The most disappointing aspect of my spring break backpacking trip was not that it got cut short.

It wasn’t the winter storm that hit the east coast with more bluster and fury than expected, leaving us with a thick layer of ice on our tent and a backcountry trail erased by a fresh coat of snow. It wasn’t that we were forced to bail and, to get back to our car, had to embark on a frosty six-mile trudge along the frozen tundra that once was Shenandoah National Park’s Skyline Drive. It wasn’t the embarrassing call to the National Park Emergency Service to inform them that we had been stranded in the park and needed the code to the exit gate in order to get out. It wasn’t even the fact that what was planned as a four-day, 31-mile introductory trek for Lilly ended up sending us back to Miami on Tuesday night, leaving us cooped up in an eerily empty Oxford for the remainder of the week.

No, the worst part of my spring break was that — despite never having taken her on a hike longer than five miles before, despite buying her her own backpack and forcing her to haul her own weight up and down mountains, despite being an experienced backpacker myself for more years than she’s been on the planet — I still got my ass kicked by my dog out on that trail.

As I’ve touched on in my previous columns, Lilly is — to put it lightly — an exasperating well of endless energy. I’ve tried everything I can think of to try and tire her out. I’ve taken her on arduous hikes along Oxford’s trails, let her off the leash so she can zoom through the trees to her heart’s content, allowed her to chase other pups at the dog park for hours, made her sit through an afternoon marathon of “The Big Bang Theory” on TBS — but even though those things all exhaust me, nothing will seem to put her to sleep.

Granted, once she’s inside, Lilly’s able to neglect her perpetual zoomies and curl up on the couch. But as long as she’s out in the fresh air, the wind whipping her floppy ears around, it doesn’t matter how long she’s already been at it — she’s always nose to the ground, pulling her leash taut, dragging me to whatever destination is next on her itinerary.

Which is partly why I was so excited for this spring break.

Ever since I first thought about adopting a dog, part of the appeal was the prospect of a loyal hiking companion. Having grown up exploring the forested mountain country of northern New England, I’ve always felt at home in the woods. I get my best rest when I’m snuggled in a sleeping bag on the uneven floor of a tent, the howl of the winds and distant hooting of owls lulling me to sleep.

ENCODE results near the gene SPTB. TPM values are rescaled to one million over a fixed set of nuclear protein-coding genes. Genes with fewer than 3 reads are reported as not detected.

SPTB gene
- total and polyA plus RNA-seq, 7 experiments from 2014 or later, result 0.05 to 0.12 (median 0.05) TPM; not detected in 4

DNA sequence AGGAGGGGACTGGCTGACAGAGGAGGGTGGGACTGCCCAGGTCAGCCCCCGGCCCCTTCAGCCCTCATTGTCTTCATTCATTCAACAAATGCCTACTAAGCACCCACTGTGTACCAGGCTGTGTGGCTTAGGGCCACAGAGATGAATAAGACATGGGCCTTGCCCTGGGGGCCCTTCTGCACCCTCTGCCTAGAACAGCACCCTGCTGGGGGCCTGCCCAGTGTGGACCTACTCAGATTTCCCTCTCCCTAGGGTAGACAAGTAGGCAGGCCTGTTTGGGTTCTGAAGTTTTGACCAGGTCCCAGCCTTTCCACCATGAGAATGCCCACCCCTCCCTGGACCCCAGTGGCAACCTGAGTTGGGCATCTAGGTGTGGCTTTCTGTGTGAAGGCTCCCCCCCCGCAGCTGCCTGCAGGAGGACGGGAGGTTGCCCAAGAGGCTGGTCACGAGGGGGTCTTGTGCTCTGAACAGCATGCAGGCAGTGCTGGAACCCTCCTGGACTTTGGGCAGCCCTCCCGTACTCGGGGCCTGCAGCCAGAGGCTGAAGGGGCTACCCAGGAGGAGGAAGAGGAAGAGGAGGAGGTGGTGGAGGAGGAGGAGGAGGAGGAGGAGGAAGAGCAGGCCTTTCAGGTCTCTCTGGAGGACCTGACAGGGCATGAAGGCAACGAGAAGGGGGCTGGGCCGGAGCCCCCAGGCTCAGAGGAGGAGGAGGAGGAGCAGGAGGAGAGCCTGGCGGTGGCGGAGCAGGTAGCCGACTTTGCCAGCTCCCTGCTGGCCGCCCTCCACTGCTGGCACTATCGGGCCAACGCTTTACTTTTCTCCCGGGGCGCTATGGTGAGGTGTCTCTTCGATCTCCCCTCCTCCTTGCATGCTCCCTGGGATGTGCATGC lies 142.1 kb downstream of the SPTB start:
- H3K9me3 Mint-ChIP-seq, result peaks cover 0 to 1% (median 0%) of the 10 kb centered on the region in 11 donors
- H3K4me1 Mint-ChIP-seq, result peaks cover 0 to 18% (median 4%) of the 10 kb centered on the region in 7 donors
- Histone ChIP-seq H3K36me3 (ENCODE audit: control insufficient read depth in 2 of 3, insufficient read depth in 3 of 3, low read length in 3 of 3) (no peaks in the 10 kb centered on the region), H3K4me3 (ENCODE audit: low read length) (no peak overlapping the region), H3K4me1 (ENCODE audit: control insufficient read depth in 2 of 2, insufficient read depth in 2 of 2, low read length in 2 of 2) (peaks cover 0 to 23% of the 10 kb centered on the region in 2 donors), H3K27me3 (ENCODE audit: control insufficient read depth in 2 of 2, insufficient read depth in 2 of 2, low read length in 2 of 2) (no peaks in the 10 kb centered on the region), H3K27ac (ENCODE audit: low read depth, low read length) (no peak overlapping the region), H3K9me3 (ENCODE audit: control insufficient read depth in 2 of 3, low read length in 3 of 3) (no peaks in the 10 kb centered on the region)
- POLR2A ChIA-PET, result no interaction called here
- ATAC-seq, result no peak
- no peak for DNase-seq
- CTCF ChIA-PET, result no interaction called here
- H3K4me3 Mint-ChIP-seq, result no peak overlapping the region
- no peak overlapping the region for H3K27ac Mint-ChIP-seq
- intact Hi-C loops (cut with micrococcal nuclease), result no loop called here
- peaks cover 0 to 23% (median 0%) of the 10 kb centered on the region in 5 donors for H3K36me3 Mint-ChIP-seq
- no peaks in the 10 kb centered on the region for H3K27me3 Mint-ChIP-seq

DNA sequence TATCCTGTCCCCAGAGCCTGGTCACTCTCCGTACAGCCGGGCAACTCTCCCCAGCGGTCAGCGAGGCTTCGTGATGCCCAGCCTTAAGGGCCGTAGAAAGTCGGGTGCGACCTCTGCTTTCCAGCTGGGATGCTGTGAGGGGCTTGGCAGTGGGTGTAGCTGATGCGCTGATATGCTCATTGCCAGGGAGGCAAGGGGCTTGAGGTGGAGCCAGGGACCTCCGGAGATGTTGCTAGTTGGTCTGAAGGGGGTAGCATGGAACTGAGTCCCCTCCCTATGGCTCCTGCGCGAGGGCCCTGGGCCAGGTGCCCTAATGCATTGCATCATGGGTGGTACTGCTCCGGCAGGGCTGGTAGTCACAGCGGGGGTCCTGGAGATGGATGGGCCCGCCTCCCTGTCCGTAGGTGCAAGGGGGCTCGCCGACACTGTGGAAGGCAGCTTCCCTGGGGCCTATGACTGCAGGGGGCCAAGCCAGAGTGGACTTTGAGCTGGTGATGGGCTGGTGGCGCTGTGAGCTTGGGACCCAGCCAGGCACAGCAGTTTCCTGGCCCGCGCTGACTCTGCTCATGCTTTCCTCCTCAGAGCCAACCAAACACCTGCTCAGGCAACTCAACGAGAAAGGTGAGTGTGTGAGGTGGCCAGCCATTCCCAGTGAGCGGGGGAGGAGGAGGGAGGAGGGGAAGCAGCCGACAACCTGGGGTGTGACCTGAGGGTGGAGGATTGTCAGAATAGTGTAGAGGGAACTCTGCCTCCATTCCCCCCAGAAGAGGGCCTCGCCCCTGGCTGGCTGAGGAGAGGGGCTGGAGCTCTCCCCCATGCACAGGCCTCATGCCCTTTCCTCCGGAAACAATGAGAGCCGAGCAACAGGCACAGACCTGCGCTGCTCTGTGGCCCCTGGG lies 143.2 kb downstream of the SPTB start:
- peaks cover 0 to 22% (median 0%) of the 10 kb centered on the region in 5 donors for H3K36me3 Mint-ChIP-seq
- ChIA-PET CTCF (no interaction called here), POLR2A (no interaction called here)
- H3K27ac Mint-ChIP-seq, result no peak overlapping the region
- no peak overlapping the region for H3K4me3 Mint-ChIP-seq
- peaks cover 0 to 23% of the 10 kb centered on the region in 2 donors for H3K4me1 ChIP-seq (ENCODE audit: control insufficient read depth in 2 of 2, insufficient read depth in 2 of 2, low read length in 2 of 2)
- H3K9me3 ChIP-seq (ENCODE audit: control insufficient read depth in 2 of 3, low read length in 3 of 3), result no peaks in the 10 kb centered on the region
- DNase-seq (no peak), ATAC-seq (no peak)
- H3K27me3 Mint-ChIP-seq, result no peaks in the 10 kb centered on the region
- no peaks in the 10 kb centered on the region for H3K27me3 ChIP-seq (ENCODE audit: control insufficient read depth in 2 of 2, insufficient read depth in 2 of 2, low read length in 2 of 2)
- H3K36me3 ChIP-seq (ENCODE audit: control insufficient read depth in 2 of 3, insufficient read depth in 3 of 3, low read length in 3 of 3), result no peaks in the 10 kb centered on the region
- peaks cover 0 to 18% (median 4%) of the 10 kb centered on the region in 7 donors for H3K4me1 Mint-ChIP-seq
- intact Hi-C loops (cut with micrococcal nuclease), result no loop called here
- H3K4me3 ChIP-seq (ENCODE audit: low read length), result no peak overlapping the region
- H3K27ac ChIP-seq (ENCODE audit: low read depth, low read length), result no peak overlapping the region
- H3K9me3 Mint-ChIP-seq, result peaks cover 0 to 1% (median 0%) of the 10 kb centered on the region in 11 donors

Whenever I’m feeling lost amid the chaotic schedule of college life, I crave the simplicity of the trail, when the only items on the to-do list are to wake up, brew some instant coffee, break down camp and start hiking again.

The only thing that could make that all better, in my opinion, was a furry friend to walk alongside me.

I knew Lilly would love camping as much as I do. The fact that it was going to tire her out was only an added bonus. Backpacking is not just walking; it’s grueling work. Lugging heavy packs over uneven terrain eight hours a day makes one want to collapse the moment they reach camp. Thinking of all the times Lilly had maniacally continued to tug on the leash after two-hour jaunts along Oxford’s trails, I developed a borderline sadistic joy imagining how much this trek would sap her energy, how much the trail would finally make her little muscles ache and force her to sleep when we stopped for the day. I might have even cackled like a Bond villain when I ordered her a doggy backpack so she could carry her own weight.

When we reached camp at the end of the first day, a 10-mile haul that brought us up and over the highest point in the park, I helped Lilly take her backpack off, unclipped her from her leash … and proceeded to watch, slack-jawed, as she took off and started sprinting in broad circles, becoming a blur of black fur whizzing around our spot for the night. I, the experienced outdoorsman I think I am, was itching to get my sleeping pad out and rest for a moment. Lilly, the newbie, was ready for 10 more miles.

Twelve hours later, we woke to the click-click-clack of hail hitting the frozen sides of our tent. It wasn’t completely unexpected, but following the previous day of clear skies and 50-degree weather, waking up amidst a winter storm of this magnitude was surprising to say the least. My roommate punched the inside of the tent, causing a crack and thud as a sheet of the ice that had been glued to the fly broke off and hit the frozen ground.

As the two of us shivered and slipped into our damp socks inside the tent while miserably discussing our options moving forward, Lilly squeezed under the fly so she could roll around in the newfound winter wonderland outside. I realized that, this being her first trip, she probably had no idea this wasn’t part of the schedule. She was loving and appreciating every moment of the blizzard as if this was simply what a camping trip looks like. One day of sun and warmth, one day stranded in the park fighting sub-zero temperatures. She had no idea that this weather was going to force us to embark for home early.

And even if she did, I don’t think she would have let that ruin the fun.

So no, getting the trip cut short didn’t ruin it, as you might be thinking. If anything, it made it more exhilarating. Why embark on an adventure if you’re not going to embrace every curveball mother nature throws your way? I’m glad Lilly was there to experience it, and I’m glad she had so much fun amidst what others might have seen as a misfortune. I’m glad that she enjoys backpacking as much as I do.

I’m just mad she was so much better at it than me.

shumandb@miamioh.edu

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